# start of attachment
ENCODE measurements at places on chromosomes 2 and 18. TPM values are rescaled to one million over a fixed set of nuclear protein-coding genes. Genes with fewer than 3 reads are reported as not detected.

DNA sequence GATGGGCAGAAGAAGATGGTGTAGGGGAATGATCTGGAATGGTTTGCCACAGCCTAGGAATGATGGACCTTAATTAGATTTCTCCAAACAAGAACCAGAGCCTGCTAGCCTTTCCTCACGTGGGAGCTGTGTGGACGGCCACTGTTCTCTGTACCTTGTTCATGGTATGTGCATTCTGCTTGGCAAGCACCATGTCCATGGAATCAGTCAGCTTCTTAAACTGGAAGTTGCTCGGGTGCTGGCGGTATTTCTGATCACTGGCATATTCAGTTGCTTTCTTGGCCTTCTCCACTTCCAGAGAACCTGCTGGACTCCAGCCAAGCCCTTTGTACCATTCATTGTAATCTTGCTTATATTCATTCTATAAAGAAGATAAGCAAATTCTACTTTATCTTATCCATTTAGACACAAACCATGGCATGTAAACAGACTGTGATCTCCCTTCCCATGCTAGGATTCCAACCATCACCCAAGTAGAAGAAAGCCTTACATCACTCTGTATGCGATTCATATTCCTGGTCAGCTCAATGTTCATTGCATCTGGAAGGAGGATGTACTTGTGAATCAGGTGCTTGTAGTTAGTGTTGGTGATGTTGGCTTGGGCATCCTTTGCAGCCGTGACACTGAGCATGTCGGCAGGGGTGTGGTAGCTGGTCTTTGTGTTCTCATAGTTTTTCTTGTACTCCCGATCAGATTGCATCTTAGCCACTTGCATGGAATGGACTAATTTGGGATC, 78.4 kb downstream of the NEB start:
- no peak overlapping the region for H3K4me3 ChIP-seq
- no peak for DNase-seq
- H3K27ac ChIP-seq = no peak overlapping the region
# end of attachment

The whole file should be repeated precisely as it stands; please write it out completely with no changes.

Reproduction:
ENCODE measurements at places on chromosomes 2 and 18. TPM values are rescaled to one million over a fixed set of nuclear protein-coding genes. Genes with fewer than 3 reads are reported as not detected.

DNA sequence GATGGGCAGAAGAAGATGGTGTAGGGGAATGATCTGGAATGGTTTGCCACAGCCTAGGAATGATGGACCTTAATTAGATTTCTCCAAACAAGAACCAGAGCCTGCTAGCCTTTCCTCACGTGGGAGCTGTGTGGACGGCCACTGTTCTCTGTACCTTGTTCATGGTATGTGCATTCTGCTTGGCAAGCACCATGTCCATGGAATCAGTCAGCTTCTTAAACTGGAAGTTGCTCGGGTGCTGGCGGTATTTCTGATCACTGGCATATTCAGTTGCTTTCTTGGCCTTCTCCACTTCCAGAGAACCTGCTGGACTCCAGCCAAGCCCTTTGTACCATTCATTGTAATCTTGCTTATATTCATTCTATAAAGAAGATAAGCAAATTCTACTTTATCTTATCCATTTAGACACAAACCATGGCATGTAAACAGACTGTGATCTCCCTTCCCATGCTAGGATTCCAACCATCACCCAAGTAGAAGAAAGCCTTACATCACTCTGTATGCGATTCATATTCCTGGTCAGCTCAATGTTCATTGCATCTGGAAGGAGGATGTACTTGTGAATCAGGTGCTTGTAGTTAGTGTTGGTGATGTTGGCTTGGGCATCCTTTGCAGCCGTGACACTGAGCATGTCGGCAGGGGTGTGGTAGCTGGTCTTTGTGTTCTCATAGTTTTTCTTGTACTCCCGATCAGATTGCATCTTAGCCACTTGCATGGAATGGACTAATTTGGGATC, 78.4 kb downstream of the NEB start:
- no peak overlapping the region for H3K4me3 ChIP-seq
- no peak for DNase-seq
- H3K27ac ChIP-seq = no peak overlapping the region